Fluid, be it liquid or gas, doesn't like being made to turn, twist, contract or expand. Being made to do so takes energy, which is a drain on the provider of energy, i.e. the internal combustion cylinders. Any energy saved by easing the flow of the fluid (in or out) will result in more energy being made available for traction. The reason why an Alunox manifold contributes to increase in available power, as does de-catting.

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  • 5 months later...

Sweetest smooth bore "RAM AIR" for 89 and onward cars:

Here is my Ram Air solution:
one 3.5" dia silicone 135 deg elbow, trim one end by ~1"
one 3.5" dia silicone 90 deg elbow, trim one end by ~1
50mm long section of the aluminum 3.5" tube
4 Norma clamps

Tube has to be slightly squeezed to form an ellipse to clear the tank inlet tube.
Clamps on the tank pipes have to be re-clocked to avoid interference.

All positives: Short, smooth bore duct, easy to make, under $50 from eBay. Car is running like a scalded cat!

Note: to facilitate "friendly" installation of the shelf trim piece  add couple wraps of smooth plastic packing tape over the 90 deg elbow

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22 hours ago, Chillidoggy said:

I see the original mesh is still in place at the inlet. I was wondering whether you had considered replacing it with something less restrictive?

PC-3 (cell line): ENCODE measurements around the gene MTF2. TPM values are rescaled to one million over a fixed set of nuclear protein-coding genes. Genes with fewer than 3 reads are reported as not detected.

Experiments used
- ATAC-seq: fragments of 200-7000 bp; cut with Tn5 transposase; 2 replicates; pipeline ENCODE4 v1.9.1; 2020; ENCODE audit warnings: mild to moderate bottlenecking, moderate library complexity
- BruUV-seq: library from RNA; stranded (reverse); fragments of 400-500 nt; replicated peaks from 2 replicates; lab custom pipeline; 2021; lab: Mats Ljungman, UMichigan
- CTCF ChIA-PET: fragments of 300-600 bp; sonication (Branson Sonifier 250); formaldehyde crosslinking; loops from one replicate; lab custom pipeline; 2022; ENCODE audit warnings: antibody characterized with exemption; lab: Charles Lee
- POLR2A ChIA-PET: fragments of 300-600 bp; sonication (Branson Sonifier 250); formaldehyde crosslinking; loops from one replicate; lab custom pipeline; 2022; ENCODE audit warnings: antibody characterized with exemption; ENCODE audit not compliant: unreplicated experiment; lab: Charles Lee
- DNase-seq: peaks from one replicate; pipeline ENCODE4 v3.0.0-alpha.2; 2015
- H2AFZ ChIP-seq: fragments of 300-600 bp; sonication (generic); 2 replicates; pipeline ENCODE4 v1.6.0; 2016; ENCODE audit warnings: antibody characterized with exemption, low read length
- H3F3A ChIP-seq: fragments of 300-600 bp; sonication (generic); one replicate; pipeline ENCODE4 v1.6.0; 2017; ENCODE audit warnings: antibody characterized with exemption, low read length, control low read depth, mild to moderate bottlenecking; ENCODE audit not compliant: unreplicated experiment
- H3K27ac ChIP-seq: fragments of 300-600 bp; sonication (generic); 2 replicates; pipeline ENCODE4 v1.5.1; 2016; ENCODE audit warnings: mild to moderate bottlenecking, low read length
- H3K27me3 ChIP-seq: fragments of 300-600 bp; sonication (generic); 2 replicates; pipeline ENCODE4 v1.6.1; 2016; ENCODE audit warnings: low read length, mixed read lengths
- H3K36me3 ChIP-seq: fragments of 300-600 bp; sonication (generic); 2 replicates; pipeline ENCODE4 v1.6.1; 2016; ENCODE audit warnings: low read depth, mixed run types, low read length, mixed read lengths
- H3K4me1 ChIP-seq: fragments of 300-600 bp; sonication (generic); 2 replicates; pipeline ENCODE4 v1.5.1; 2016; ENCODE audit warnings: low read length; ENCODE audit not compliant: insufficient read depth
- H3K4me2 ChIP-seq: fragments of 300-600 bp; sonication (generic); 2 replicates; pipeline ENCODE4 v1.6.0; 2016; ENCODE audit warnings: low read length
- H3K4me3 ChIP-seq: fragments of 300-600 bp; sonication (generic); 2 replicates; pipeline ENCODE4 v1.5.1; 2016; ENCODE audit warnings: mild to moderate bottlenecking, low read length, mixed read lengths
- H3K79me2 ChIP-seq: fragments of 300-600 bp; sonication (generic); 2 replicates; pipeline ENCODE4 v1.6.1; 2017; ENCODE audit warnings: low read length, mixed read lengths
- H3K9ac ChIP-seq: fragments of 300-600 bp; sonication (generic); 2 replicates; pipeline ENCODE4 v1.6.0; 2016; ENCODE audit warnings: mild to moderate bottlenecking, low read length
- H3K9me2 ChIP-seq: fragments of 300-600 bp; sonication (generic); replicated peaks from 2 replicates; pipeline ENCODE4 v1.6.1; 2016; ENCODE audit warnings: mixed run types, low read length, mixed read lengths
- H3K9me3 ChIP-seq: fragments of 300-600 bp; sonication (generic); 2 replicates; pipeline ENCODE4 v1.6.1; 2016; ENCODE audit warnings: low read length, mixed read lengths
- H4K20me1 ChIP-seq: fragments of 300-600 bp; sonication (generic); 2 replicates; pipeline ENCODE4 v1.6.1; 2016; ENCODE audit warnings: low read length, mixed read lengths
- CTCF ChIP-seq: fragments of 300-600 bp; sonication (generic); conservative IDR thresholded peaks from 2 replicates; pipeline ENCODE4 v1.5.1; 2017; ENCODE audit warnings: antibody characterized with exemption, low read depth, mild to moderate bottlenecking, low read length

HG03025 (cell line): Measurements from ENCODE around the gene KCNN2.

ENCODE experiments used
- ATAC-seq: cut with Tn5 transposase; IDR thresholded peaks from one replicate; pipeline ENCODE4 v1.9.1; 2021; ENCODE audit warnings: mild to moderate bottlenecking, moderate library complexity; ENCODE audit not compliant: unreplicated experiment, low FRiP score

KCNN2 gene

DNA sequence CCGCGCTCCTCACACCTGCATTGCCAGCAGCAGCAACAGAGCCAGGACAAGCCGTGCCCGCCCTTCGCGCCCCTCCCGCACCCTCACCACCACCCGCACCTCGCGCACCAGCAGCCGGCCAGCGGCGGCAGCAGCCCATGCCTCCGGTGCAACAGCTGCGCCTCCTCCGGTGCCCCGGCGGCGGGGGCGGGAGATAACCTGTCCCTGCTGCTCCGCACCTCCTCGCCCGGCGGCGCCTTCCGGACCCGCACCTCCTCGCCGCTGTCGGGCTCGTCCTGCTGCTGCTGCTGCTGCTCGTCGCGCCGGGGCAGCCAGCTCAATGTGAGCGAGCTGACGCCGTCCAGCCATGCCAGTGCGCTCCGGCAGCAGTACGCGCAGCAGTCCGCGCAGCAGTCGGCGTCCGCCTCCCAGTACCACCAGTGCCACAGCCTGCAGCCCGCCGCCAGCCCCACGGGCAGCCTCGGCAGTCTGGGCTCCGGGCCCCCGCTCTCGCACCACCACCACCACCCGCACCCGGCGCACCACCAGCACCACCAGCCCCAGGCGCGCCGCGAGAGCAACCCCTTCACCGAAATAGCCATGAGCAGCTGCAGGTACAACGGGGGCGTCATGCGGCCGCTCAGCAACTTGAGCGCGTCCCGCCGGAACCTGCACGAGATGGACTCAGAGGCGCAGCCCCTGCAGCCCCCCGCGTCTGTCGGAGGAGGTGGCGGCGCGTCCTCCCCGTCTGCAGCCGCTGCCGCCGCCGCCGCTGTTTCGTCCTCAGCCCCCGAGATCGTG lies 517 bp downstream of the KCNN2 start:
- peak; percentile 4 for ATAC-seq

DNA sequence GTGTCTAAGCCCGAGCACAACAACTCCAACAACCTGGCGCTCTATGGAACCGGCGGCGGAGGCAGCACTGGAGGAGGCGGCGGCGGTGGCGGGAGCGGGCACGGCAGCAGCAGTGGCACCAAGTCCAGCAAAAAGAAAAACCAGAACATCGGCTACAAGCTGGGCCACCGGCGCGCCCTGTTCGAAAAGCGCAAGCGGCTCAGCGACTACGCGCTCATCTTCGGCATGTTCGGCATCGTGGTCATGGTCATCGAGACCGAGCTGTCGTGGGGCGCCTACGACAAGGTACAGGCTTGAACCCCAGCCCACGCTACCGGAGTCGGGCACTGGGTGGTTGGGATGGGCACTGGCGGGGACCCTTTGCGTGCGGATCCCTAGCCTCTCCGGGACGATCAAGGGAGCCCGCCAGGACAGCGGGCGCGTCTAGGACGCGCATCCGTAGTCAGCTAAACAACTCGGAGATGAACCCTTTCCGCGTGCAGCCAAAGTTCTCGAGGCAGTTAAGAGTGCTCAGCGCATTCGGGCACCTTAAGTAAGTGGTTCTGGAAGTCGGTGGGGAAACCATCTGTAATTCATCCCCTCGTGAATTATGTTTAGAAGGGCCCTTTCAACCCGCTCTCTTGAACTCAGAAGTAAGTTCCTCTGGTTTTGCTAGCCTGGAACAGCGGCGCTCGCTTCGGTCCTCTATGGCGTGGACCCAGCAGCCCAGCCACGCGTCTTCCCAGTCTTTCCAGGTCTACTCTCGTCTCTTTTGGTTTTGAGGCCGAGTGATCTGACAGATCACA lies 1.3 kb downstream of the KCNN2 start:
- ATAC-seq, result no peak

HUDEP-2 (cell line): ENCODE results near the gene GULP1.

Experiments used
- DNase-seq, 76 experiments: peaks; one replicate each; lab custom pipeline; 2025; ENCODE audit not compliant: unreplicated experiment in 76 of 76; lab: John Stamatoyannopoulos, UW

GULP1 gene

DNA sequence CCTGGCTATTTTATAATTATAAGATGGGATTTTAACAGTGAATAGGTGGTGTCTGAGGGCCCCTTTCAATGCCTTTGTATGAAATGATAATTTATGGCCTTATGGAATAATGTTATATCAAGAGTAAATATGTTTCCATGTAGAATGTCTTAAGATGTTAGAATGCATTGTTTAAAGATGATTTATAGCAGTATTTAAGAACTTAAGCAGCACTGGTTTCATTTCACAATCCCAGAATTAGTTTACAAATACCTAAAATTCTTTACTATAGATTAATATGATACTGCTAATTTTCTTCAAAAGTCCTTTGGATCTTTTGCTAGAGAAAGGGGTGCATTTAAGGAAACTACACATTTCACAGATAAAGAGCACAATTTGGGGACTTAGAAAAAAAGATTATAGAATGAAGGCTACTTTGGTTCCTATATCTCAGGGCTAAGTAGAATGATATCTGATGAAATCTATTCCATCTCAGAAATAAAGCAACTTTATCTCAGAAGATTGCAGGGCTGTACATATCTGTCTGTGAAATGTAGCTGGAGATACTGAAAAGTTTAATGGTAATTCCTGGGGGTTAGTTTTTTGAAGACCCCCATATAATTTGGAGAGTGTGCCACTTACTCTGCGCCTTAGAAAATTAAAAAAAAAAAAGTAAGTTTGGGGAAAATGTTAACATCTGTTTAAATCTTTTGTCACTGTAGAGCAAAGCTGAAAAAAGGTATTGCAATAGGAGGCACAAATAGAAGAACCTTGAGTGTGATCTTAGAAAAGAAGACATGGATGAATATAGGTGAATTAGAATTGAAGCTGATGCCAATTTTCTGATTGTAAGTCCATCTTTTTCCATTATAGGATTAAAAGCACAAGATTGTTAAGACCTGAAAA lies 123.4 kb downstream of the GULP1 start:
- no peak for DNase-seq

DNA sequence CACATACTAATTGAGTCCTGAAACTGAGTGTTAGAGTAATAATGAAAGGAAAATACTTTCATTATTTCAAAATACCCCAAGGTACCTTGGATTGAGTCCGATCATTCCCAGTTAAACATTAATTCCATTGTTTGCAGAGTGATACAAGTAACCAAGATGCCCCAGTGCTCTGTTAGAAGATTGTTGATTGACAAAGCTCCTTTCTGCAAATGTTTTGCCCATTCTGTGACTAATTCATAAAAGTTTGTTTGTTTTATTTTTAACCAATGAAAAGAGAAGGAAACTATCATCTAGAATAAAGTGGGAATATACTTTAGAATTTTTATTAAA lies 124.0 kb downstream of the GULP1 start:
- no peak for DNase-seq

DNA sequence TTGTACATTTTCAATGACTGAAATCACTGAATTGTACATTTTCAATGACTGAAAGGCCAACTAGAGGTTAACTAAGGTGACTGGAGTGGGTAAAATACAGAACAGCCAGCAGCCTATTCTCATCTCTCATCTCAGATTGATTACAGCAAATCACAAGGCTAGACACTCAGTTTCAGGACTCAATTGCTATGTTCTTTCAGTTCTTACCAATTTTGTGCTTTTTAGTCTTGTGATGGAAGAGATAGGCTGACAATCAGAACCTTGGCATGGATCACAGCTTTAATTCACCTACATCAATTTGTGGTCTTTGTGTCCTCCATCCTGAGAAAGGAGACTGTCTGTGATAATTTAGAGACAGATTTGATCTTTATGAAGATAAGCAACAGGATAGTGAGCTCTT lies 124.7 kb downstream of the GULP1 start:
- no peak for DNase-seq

Good point.  In a study it was shown that the original mesh in the picture created a 35-40% reduction in flow capability in comparison to no mesh..   When doing mine  I used a fine wire 10mm mesh which produce less than 5% flow intrusion.  It was also shown that the induction area under the panel next to the fuel cap also caused flow disturbancies. By fitting a simple smooth curved guide to that area, which also blanks out flow leaks through the fuel cap,  increase flow capacity to the air filter was achieved.  This in turn reduced the suction work needed from the turbo compressor to provide boost, reducing the cavitaion heat generation and work load on the compressor  thus improving overall VE capabilities..     Who would have thought such an insignificant part could have such an influence on flow performance..    The level to which this makes a difference is all tied in with many other factors, but as part of a complete package is essential..      

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  • 2 weeks later...

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88 Esprit NA, 89 Esprit Turbo SE, Evora, Evora S, Evora IPS, Evora S IPS, Evora S IPS SR, Evora 400, Elise S1, Elise S1 111s, Evora GT410 Sport

Evora NA

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That's a nice under the radar setup :)

I've seen similar on MR2 Turbos. and didn't the GT1 have a Naca duct on the roof?

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Professionals built the Titanic

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On 28/01/2020 at 08:34, red vtec said:

That's a nice under the radar setup :)

I've seen similar on MR2 Turbos. and didn't the GT1 have a Naca duct on the roof?

Yes the GT1 Naca duct was for the transmition cooler which was mounted up top around the back window..  . 

 

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  • 7 months later...